Environmental advocates tried again to staunch the flow of plastic bags into Virginia’s waterways Wednesday, but to no avail.
Sens. J. Chapman Petersen, D-Fairfax City, and Adam Ebbin, D-Alexandria, proposed allowing localities to add a 5-cent tax to plastic bags. Petersen’s bill would have limited the range of the bill to localities in the Chesapeake Bay watershed, and Ebbin’s would have applied statewide.
Both bills died in the Senate Finance Committee on a party-line vote, but some Republican senators suggested that, while they aren’t in favor of a tax, their plastic bag politics may be changing.
“I don’t support a tax, but I’m getting really close to the point where I’d support a ban on plastic bags because they’ve gotten really onerous,” said Sen. Richard Stuart, R-Stafford, after sharing a story of picking up five truckloads of plastic bags over the summer.
Another similar bill sponsored by Del. Betsy Carr, D-Richmond, on the House side died in the Committee on Finance earlier this week, also on a party-line vote.
In that committee, too, Del. Robert Bloxom, R-Accomack, noted that he doesn’t “disagree with the underlying premise of the bill,” and Del. R. Lee Ware, R-Powhatan, said that, while he doesn’t support the tax, he does think action should be taken to address plastic litter on the landscape.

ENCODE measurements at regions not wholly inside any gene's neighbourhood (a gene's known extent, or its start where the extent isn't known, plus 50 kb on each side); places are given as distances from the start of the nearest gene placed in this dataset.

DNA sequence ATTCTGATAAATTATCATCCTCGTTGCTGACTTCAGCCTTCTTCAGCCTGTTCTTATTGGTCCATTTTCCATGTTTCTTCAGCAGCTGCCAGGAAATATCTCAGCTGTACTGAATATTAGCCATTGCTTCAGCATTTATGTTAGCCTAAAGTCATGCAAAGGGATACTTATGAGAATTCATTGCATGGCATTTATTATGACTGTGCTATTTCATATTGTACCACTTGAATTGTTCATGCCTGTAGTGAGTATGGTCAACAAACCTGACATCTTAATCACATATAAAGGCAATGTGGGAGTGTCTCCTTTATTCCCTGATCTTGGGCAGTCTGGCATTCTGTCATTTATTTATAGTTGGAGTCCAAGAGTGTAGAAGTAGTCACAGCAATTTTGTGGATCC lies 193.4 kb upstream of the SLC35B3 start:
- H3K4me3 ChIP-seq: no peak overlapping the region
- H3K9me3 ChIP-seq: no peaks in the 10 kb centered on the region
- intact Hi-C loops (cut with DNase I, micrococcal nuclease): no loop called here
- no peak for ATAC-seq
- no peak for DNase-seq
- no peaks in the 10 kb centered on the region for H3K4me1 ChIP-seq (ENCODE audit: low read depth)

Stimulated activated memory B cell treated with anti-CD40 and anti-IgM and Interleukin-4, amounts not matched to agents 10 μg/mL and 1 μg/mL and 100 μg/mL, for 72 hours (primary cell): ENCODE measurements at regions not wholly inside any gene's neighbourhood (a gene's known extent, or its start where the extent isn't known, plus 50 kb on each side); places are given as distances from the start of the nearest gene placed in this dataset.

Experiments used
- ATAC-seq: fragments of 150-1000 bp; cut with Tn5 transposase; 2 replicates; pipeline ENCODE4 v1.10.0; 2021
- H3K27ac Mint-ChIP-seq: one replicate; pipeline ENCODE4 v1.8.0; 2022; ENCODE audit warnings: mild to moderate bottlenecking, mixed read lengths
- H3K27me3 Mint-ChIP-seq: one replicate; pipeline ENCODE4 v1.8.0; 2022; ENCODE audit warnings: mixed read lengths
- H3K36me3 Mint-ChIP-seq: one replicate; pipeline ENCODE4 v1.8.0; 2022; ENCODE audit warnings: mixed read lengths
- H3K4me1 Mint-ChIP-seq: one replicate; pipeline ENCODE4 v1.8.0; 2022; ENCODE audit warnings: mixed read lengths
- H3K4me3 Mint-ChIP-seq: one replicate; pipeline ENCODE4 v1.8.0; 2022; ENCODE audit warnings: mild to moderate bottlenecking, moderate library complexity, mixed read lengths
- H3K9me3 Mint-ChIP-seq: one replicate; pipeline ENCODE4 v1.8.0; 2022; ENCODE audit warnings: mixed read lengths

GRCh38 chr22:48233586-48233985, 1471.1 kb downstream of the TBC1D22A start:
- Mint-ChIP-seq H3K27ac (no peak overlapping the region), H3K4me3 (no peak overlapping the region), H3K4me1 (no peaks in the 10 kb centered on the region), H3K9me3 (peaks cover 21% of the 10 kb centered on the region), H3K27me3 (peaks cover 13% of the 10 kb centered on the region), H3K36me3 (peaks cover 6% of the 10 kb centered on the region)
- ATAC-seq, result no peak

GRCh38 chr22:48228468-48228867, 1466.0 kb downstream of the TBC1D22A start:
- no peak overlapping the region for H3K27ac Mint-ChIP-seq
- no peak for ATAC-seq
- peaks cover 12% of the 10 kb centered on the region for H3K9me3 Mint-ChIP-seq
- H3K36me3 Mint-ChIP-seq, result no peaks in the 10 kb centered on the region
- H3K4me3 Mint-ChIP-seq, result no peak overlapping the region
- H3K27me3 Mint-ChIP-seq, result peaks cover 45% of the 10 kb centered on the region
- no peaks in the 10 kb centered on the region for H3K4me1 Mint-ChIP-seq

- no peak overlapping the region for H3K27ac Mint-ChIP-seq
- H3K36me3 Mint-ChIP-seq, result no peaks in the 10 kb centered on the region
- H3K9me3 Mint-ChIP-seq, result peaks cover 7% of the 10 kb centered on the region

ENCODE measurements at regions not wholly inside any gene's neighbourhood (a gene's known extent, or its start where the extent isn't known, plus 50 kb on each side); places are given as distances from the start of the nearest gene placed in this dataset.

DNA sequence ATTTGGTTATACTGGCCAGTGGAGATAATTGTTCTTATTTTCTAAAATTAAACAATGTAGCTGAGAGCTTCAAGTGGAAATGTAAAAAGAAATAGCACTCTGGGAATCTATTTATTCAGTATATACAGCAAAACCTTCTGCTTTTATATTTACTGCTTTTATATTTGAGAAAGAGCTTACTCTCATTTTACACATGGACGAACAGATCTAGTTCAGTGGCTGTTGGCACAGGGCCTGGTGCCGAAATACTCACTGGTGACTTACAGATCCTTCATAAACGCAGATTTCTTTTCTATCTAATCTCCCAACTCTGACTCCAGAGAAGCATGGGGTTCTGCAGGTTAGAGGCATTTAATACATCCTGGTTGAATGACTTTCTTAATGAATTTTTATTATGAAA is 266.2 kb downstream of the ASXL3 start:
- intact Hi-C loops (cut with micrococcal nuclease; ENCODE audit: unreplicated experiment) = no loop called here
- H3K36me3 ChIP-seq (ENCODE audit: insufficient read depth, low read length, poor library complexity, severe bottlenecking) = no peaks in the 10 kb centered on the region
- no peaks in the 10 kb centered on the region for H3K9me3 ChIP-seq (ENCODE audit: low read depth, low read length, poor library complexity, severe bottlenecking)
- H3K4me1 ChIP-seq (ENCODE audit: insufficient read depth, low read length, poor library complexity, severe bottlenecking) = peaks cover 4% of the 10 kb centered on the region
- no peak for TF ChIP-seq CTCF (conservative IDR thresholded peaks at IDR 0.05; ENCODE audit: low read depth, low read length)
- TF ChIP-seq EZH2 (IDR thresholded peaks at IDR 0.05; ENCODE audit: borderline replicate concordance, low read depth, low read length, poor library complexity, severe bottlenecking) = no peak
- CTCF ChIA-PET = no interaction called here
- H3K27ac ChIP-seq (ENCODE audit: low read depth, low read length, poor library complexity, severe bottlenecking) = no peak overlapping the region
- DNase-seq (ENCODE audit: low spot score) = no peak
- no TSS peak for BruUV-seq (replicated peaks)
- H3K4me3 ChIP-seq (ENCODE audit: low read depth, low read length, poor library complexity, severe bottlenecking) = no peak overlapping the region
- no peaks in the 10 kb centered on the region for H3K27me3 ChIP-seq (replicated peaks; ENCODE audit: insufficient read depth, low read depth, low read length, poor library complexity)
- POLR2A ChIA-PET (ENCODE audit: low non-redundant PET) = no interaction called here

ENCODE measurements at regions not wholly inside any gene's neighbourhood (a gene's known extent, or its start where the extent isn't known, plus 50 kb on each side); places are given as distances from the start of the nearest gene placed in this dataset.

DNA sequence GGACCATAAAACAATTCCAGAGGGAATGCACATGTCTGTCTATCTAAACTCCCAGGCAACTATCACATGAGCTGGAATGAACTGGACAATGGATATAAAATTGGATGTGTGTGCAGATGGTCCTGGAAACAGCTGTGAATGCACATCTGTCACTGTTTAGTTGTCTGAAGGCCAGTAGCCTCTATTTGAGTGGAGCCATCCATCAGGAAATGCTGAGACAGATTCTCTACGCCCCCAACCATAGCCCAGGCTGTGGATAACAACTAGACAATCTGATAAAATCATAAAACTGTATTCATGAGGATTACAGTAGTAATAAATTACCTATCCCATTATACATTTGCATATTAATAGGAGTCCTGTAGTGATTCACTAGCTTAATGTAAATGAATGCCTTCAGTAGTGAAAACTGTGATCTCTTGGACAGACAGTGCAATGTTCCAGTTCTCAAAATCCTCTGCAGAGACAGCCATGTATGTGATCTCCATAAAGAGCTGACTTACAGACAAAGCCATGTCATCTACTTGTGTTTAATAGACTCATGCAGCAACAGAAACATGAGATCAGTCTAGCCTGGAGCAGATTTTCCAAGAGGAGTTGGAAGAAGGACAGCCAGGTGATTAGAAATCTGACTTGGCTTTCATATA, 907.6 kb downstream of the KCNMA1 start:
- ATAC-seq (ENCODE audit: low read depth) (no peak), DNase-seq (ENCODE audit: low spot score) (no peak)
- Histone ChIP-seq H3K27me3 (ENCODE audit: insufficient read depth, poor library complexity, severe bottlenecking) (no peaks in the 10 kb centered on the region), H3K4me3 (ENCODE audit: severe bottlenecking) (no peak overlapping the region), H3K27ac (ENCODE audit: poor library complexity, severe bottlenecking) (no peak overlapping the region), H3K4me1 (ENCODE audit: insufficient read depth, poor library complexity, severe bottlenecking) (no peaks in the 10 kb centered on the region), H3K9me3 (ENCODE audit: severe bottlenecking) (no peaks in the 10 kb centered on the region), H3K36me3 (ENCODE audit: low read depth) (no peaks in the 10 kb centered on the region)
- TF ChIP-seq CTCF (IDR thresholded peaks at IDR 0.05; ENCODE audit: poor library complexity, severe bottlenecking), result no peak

Petersen described his proposed bill as user friendly, explaining that other states haven’t run into issues with their taxes. He recalled visiting Colorado, which has a plastic bag tax, and making a purchase without any problems.
“There was no infringement on my freedom as an American,” he said. “The citizens of Colorado decided to pass this, or their legislature did, and I didn’t see anyone in revolt.”
Ebbin added that plastic bags are the second-most commonly found litter pollution source in the state.
Several environmental groups expressed their support for the tax, citing statistics about the damage that plastic bags cause, like the fact that, by 2050, plastic will outnumber fish by mass in the world’s oceans.
“This is a locality option,” said Steven Carter-Lovejoy with the Virginia Sierra Club. “It gives us a chance to experiment across the state and make sure it works well.”
Opponents, including the Virginia Retail Federation, the Virginia Retail Merchants Association, and the American Progressive Bag Alliance, claimed the tax would be a burden on retailers.
Sen. Frank Wagner, R-Virginia Beach, noted that food stamps wouldn’t cover the tax.
“We’re gonna take those with the least amount of money and charge them some more,” he said.